This conceptual rendering from 2014 shows what Ridgeland’s new City Hall could look as part of an 11-building City Center.
This conceptual rendering from 2014 shows what Ridgeland’s new City Hall could look as part of an 11-building City Center.
RIDGELAND — Aldermen are moving forward with the issuance of up to nearly $20 million in bonds after approving two resolutions to proceed Tuesday night. 

Bonds to be issued are not to exceed $19,960,000 in value.

Both were passed by 5-0 vote. Ward 2 Alderman Chuck Gautier was late to the meeting and Alderman-at-large D.I. Smith was out sick.

Ward 1 Alderman Ken Heard asked if it was a good “environment” to get a rate on issuing bonds.

He was informed that it was.

Mayor Gene F. McGee said that they hoped to vote on bids for issuance of the bonds at the July 16 regularly scheduled meeting.

“We really need to get going, Chris is already spending money and we want to start on city center as soon as possible,” McGee said.

He was referring to two projects that are slated to be funded through the bonds. Those include the improvement of the baseball fields at Freedom Ridge Park and the long-proposed city center project at the corner of School Street and Highway 51.

City Parks Director Chris Chance presented a bid for $1,395,593 to the board for turf and drainage renovations to Freedom Ridge Park from Stewart Environmental at the Monday evening work session for the first meeting of May. The contract was approved unanimously the following evening.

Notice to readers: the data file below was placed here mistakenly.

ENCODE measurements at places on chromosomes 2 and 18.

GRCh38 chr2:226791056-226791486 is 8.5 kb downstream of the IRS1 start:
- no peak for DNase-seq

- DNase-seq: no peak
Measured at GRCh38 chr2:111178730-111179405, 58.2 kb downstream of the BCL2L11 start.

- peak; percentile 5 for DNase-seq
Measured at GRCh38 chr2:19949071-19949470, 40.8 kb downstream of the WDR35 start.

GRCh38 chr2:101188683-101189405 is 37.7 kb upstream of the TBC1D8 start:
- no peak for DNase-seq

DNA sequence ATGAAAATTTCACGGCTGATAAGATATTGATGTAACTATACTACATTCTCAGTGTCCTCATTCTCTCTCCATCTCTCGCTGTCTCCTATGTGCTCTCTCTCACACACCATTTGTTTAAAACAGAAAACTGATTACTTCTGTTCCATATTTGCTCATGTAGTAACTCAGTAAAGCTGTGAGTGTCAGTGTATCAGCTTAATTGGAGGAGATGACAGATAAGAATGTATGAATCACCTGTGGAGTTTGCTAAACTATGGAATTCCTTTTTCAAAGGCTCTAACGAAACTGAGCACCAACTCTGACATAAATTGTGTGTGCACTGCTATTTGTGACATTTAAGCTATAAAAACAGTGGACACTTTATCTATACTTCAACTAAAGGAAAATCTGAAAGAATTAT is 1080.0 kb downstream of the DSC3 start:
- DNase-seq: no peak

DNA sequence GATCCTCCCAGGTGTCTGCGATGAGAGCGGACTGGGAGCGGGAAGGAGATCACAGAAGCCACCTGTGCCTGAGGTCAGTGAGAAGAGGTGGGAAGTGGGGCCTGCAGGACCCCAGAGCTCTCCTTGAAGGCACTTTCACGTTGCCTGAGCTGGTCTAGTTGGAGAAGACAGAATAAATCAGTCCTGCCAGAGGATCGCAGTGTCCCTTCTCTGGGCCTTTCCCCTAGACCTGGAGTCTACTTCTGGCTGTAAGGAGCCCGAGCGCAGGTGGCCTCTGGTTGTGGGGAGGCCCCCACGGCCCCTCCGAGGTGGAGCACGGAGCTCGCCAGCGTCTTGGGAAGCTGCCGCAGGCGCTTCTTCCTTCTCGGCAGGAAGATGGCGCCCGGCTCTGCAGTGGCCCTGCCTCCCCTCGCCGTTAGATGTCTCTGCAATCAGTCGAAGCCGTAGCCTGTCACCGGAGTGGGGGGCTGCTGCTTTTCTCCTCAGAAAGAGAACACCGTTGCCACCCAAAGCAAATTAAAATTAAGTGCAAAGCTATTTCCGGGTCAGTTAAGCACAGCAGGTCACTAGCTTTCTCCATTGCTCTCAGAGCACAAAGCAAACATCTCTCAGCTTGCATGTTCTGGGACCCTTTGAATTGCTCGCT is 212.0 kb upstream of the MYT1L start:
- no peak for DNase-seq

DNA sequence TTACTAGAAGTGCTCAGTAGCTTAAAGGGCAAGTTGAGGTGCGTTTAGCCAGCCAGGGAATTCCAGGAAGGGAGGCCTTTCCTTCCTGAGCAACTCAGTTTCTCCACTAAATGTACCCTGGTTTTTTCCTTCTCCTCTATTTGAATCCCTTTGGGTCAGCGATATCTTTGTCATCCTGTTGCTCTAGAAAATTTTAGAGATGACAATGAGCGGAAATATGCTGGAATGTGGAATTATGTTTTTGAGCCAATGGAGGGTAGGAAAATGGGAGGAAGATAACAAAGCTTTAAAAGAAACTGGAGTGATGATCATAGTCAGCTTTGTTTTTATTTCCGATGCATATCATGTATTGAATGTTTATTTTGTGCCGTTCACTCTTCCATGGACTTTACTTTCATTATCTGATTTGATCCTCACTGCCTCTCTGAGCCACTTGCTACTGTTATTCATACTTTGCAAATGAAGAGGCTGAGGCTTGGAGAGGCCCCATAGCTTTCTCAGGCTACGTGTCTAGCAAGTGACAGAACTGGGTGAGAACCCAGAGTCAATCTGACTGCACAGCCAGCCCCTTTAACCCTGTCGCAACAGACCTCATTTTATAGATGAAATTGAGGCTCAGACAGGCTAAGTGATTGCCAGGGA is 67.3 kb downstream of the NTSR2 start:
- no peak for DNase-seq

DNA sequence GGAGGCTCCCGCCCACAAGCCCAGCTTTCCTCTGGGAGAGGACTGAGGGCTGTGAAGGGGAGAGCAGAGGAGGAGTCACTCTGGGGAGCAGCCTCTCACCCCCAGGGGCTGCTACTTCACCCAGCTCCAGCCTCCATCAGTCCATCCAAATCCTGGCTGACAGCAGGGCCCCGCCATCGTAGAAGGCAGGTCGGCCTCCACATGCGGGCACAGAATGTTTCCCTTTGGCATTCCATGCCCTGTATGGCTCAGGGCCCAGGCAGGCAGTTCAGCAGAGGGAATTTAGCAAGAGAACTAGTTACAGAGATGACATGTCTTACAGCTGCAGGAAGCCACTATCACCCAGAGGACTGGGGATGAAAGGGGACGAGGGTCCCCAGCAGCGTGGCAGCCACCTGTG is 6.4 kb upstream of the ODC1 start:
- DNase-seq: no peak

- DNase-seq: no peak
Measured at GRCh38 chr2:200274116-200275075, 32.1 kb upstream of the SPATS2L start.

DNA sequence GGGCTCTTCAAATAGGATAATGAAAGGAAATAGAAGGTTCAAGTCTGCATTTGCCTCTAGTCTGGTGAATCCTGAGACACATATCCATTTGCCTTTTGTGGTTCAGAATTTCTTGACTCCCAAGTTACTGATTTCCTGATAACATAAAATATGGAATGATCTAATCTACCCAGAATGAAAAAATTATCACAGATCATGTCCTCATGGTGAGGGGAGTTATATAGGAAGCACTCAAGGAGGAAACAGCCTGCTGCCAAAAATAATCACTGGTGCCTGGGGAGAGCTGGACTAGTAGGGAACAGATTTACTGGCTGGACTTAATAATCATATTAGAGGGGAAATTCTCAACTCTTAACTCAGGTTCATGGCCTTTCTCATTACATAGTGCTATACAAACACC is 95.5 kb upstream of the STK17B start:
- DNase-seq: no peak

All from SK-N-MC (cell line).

Chance has stated he wants to improve the fields to attract more tournaments.

This week, aldermen also took another step towards the long-proposed City Center Building. They unanimously approved a resolution to advertise for bids for the project.

Benchmark Construction owner David Marsh made a presentation to the board in early May concerning preliminary designs of the city center project. He gave aldermen a current estimate of $15.9 million.

The city engaged with Benchmark in April to provide construction management services.

“Our job is to represent y’all during the course of construction. We have our blinders on for that,” Marsh said at the time. “We are here to make sure all of the pieces of the puzzle fit.”

At the time he said that they were still smoothing over some issues and completing their survey of the mechanical plans for the building.

“This is something that has been on the board’s wishlist since before I became an alderman 18 years ago and is something our Mayor has been working on for a while,” Gautier said. “It is exciting to see it finally come to fruition. I hope it allows us to offer our citizens better services from a better facility.”

McGee has mentioned in meetings including this Monday’s work session that their current building has been experiencing problems for some time.

“I hope we can get into a new building before this one falls down,” he joked.

The designs were based on Waggoner Engineering drawings the city received in 2014 and has used in the past to promote the project. 

The 2014 drawings showed an ambitious look at what the project could include, including a town hall building, a museum, arts center, and retail/office space totaling 11 structures in all.